So here’s some good news for our students: This weekend—beginning on September 27—is a No Homework weekend.
Additionally, Monday, September 30 and Tuesday, October 1 are No Homework evenings as well.
Years ago, we set up No Homework zones on certain weekends to give students a break and create space for families to do special things.
We also have given No Homework zones around Rosh Hashanah and Yom Kippur, as those important Jewish holidays impact a large number of our students. Please know that families can always let their principal know to ask teachers to excuse homework for other special family events or religious celebrations not noted on our calendar. When we have these No Homework zones, it is very typical for me to get emails or calls from parents who note how wonderful it was to be able to sit down and have a family meal without students feeling they needed to run off to do homework.
So my question for all of our CA families for the next few days: How do you want to take advantage of this?
This is an opportunity for families to connect, to have conversations, to watch a movie, to take an evening walk together, and just generally have a good time. I hope you will avail yourself of this opportunity. Even as we try to not over-program our children, we know our students are busy. This No Homework zone is intended to give our students a break and allow them to be kids.
The educational world has in many ways turned against the entire concept of homework.
Studies have demonstrated that there are limited gains—particularly in the type of rote or “drill and kill” style homework assignments that don’t propel creativity and critical thinking.
For most adults, this is the kind of homework we experienced as kids.
At CA, we set appropriate time limits for homework depending on grade level and attempt to build assignments that pique students’ interest and drive home essential understandings.
For my own teaching, these days present a fun challenge for me. My Senior-level War on Terror course involves a fair amount of reading of complicated texts that allows me to cover more ground in class. How do I sustain learning in my class when my students can’t read the night before? Well, it is actually not all that hard. With longer teaching blocks, I have my students do a little reading in class, followed by some explanatory and interactive discussions, and then a class learning activity—such as creating timelines of key events or biographies of key people.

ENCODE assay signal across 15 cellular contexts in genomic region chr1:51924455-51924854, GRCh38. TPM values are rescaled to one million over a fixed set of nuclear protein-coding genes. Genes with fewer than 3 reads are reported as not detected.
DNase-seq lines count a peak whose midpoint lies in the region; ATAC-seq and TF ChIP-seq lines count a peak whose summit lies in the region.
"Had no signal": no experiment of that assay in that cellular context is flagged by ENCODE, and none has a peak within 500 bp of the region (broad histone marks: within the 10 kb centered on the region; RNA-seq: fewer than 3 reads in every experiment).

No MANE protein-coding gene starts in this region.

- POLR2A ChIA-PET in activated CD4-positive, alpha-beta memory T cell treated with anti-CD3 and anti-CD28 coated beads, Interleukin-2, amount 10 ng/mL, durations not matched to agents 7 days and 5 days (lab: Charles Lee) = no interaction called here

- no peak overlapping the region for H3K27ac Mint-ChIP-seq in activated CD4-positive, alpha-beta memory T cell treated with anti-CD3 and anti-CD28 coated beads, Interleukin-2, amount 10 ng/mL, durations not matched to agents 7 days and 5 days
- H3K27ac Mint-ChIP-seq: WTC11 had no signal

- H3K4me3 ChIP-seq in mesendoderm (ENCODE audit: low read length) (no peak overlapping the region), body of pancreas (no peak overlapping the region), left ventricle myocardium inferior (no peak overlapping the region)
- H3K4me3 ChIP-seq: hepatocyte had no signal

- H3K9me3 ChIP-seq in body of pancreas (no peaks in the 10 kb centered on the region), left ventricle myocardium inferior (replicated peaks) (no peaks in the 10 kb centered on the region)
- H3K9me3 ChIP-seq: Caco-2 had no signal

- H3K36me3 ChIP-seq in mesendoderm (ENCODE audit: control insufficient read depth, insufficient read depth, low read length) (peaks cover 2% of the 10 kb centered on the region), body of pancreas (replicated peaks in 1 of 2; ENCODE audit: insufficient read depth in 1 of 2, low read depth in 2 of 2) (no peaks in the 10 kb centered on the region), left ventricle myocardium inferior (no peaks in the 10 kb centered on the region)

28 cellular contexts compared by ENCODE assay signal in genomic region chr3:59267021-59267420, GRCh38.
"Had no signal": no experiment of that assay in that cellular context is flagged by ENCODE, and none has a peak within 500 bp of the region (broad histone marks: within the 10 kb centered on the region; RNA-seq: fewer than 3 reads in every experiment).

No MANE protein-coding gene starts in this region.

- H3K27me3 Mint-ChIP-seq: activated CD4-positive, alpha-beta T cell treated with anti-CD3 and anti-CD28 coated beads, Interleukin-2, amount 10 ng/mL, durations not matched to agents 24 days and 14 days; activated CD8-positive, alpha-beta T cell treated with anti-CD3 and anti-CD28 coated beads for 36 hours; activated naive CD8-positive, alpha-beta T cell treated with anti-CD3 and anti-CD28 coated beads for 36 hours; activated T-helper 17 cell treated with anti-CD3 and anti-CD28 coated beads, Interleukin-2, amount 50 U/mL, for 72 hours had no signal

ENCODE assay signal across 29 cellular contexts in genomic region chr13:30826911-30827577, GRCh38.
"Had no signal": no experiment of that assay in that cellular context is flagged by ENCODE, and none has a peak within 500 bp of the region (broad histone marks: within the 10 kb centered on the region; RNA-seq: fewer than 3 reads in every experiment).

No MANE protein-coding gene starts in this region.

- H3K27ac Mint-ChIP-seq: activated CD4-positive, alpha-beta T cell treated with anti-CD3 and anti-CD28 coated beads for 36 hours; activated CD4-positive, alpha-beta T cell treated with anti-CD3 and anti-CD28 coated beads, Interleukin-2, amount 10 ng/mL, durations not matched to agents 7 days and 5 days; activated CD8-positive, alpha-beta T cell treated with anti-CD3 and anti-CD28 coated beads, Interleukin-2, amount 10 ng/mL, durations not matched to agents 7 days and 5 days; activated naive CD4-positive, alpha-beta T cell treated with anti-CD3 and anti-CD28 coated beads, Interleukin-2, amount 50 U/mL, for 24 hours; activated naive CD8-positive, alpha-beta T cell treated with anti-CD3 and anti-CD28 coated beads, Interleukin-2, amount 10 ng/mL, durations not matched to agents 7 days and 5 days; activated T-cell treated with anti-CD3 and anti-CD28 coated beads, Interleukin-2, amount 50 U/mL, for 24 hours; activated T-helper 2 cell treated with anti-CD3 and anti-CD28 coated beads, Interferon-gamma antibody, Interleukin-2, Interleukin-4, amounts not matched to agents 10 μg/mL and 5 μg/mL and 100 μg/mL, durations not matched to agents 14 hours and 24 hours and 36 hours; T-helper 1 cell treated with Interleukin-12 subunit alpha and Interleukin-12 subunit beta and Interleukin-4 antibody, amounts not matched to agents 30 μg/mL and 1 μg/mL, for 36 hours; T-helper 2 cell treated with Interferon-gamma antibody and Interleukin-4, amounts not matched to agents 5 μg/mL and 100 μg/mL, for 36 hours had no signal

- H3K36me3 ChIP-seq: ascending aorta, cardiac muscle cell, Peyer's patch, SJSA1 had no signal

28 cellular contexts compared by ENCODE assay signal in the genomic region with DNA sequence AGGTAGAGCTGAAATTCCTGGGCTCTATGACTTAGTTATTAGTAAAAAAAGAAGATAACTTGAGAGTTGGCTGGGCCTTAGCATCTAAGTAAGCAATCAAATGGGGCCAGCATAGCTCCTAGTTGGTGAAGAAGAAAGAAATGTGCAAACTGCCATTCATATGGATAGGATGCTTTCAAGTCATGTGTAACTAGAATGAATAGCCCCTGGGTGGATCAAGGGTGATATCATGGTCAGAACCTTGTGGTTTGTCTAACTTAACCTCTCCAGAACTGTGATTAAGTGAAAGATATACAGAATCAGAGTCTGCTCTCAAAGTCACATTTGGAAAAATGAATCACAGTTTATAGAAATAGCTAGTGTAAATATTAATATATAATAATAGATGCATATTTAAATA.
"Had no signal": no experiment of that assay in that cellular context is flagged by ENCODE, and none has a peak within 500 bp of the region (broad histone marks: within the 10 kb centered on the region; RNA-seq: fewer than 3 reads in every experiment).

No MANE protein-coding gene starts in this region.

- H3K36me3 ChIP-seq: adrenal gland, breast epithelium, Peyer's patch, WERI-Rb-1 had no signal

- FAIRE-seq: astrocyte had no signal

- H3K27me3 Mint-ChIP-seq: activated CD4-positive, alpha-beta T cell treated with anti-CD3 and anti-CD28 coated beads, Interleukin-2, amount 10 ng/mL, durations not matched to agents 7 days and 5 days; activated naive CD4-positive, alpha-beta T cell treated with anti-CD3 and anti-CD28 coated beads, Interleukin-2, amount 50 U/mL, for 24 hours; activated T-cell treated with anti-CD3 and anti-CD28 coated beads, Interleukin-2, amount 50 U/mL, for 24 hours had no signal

Ultimately, great educators understand that positive learning outcomes are more closely aligned with designing authentic learning experiences rather than just piling on mindless work. To be sure, there will be homework nights that just have to go through more foundational material, and that might not always be exciting for students. But, there is learning in even in those moments as students need to build up some resiliency to work their way through challenging material and seek out the relevancy of foundational material to their lives. Appropriate homework can really help students learn essential time management skills.
And, they need to be prepared for college, where homework awaits every night.
I hope you enjoy the autumn weekend. If you are observing the holiday, Happy New Year, and my hope is that everyone in our community will take advantage of this time to do something special as a family.